Satisfied with the castle, I went back down to the station to get some lunch and a beer while I waited for Tianyu to arrive.
Chapter 5: Premonitions at Broad Riverbed
Tianyu and I boarded the bus to Broad Riverbed (広河原), basecamp for the North Peak (北岳), at around 2:00 pm and set off across the basin towards that broad mass of mountains rising in the west. While we were still within the city, flecks of raindrops started to appear on the windshield, but I wasn’t perturbed at all since the sun was still shining brightly. I figured that it was just a spot shower, and indeed it was: the rain stopped before we even reached the foothills.
The ride to the basecamp took a full two hours of winding along a narrow mountain road cut into the side of a steep slope and occasionally passing through tunnels. Outside our windows, we drank in the views of rugged ridgelines backed by clouds. By the time we got off the bus finally, we had yet to seen another hint of rain.
As one might expect from the name, Broad Riverbed was, in fact, spot in the valley in which a rather wide riverbed lay. This was the Noro River, which runs along the foot of North Peak on it’s east side before curving northward all the way around to reach its headwaters on the northwest side of the mountain. Tianyu and I explored around the area a little before making our way over to the campground to set up our tent.
And then the rain came. It happened so fast we had no time to prepare, but just to dive into the tent and drag in the things we needed to keep dry. I hugged my camera bag tightly to my chest and waited. After fifteen minutes or so, though, the rain slowly tapered off to a light drizzle and then stopped completely. We felt pretty lucky that that was all we got, but we were now a little bit more worried about what might happen the next day.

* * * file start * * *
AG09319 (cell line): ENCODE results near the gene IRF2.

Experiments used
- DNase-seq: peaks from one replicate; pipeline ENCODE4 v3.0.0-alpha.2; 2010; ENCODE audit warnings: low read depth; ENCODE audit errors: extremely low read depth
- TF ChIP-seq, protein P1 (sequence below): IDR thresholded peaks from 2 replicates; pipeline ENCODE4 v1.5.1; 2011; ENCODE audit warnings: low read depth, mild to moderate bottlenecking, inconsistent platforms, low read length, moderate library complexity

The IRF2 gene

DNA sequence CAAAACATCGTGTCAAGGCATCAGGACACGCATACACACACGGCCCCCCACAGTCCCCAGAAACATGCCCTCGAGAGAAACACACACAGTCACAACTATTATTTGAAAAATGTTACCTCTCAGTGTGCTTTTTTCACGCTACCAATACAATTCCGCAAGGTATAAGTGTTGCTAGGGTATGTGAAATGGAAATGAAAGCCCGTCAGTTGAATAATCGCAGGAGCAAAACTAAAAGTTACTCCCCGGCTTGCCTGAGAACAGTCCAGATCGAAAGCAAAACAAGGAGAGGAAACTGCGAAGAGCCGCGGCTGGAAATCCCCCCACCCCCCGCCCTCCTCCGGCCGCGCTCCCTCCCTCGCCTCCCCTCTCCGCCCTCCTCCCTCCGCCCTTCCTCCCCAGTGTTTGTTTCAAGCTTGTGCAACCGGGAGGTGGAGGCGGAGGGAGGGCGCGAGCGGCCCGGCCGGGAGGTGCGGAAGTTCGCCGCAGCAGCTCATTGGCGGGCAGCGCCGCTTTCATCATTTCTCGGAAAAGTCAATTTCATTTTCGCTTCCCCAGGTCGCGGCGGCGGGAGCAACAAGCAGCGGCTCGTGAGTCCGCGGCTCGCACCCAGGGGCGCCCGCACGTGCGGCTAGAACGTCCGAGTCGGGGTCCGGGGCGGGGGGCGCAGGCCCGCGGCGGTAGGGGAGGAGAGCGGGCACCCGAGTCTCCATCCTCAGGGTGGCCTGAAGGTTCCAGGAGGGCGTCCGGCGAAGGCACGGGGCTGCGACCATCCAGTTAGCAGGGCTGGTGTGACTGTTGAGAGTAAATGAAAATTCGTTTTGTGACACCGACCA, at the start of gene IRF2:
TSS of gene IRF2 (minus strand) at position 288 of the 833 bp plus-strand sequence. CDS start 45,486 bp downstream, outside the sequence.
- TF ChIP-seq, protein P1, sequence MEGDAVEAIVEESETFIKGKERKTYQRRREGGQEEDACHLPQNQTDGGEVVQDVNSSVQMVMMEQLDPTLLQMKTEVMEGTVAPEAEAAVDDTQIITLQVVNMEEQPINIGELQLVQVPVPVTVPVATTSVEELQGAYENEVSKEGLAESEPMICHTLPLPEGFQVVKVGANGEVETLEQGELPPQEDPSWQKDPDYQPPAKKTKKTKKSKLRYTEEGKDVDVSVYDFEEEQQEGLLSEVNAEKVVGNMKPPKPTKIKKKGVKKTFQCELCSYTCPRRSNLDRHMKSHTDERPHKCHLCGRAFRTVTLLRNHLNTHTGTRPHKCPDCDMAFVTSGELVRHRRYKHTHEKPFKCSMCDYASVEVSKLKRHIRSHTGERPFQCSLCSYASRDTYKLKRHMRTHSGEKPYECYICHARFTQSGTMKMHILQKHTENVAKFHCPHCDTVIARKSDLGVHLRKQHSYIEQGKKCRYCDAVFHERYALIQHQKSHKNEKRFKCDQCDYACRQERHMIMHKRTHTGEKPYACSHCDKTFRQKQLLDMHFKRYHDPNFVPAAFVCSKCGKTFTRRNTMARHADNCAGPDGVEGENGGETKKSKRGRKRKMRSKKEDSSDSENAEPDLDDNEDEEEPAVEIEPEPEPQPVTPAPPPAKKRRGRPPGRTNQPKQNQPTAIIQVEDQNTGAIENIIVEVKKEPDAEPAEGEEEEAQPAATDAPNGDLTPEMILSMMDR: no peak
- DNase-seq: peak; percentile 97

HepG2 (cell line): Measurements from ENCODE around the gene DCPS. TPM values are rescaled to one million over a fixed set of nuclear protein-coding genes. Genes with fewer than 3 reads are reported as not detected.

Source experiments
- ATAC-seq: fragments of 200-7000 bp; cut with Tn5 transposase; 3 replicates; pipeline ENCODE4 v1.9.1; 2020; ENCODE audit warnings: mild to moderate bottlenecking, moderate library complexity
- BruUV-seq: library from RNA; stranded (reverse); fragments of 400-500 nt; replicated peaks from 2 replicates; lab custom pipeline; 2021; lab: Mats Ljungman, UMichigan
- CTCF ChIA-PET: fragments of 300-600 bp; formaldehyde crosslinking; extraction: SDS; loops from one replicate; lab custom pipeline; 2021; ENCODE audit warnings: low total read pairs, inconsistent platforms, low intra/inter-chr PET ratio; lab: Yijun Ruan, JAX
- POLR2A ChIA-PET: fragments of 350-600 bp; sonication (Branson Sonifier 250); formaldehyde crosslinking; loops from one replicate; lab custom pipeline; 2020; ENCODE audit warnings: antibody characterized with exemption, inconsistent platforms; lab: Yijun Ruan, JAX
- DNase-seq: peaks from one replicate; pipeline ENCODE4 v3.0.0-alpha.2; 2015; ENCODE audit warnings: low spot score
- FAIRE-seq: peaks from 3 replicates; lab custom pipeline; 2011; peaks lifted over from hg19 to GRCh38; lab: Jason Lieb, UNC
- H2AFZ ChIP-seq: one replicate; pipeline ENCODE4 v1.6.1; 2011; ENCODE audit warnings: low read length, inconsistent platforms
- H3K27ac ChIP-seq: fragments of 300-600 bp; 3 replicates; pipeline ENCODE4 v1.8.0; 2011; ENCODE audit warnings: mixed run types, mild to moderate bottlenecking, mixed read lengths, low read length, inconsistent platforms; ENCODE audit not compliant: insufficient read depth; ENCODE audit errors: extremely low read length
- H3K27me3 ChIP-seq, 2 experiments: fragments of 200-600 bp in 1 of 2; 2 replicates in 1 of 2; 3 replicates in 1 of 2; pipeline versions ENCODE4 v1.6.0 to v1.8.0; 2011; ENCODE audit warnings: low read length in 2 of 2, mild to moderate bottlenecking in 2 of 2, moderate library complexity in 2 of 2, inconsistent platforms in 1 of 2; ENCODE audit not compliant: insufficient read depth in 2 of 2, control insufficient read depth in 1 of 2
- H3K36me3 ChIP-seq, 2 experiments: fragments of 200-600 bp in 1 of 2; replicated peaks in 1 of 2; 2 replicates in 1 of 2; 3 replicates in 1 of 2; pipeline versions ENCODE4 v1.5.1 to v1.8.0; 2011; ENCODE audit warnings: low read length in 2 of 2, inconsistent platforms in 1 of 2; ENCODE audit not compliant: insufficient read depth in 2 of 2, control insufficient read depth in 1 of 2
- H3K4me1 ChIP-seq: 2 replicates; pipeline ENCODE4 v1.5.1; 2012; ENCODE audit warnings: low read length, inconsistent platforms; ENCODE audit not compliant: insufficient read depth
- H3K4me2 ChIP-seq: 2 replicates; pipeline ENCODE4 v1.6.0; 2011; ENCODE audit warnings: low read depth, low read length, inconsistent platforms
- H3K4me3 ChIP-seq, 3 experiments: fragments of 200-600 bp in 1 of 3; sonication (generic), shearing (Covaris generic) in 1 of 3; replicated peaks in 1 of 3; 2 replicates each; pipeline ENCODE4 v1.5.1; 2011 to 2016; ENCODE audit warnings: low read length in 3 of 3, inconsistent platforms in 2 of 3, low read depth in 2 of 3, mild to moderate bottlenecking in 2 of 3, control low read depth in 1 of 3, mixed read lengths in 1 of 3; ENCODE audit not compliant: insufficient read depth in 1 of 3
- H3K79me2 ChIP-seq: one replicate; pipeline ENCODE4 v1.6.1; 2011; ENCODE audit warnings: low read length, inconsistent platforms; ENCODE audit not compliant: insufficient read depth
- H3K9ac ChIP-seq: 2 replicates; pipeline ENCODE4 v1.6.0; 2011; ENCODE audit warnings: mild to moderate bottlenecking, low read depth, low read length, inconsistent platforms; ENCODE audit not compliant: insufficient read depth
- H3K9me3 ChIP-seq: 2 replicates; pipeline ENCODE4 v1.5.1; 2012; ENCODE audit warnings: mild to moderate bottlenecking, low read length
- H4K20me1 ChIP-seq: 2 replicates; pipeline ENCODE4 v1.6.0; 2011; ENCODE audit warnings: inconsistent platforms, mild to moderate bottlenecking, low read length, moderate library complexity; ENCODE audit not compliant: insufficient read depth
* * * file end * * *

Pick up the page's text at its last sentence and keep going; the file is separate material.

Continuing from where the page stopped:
Chapter 5: The Grey Curtain
The first thing we noticed when we woke was that the sky was clear. Feeling high spirited in our good luck, we packed quickly and began the ascent. It was steep, and our packs laden with four days of food weighed our bodies down heavily, but not our spirits. Quickly we progressed up the trail, and arrived at Whiteroot Pond Hut (白根御池小屋) before 10 am. We stopped there for a long rest. The Three Phoenix Mountains were visible on the next ridge, backed by gorgeous cloud cover. With such perfect photography weather, I was eager to get past the treeline, so we departed quickly.
From the hut the trail went almost straight up the slope towards the ridgeline, so it was hard going and we made slow progress. Suddenly, thick mist began to roll down on us from the ridge above and not long thereafter the heavens opened up in a torrential downpour so strong that even our ponchos were of no avail and we were quickly soaked. Channels of erosion opened up in the pathway right before our eyes, and slipping quickly became a pressing worry. When we reached the ridgeline about an hour later, however, the rain stopped just as suddenly as it started. We were thankful for that, but we had to endure the knowledge that after more than six hours of climbing in sunny weather we had finally broke past the treeline only to be surrounded by an impenetrable layer of mist.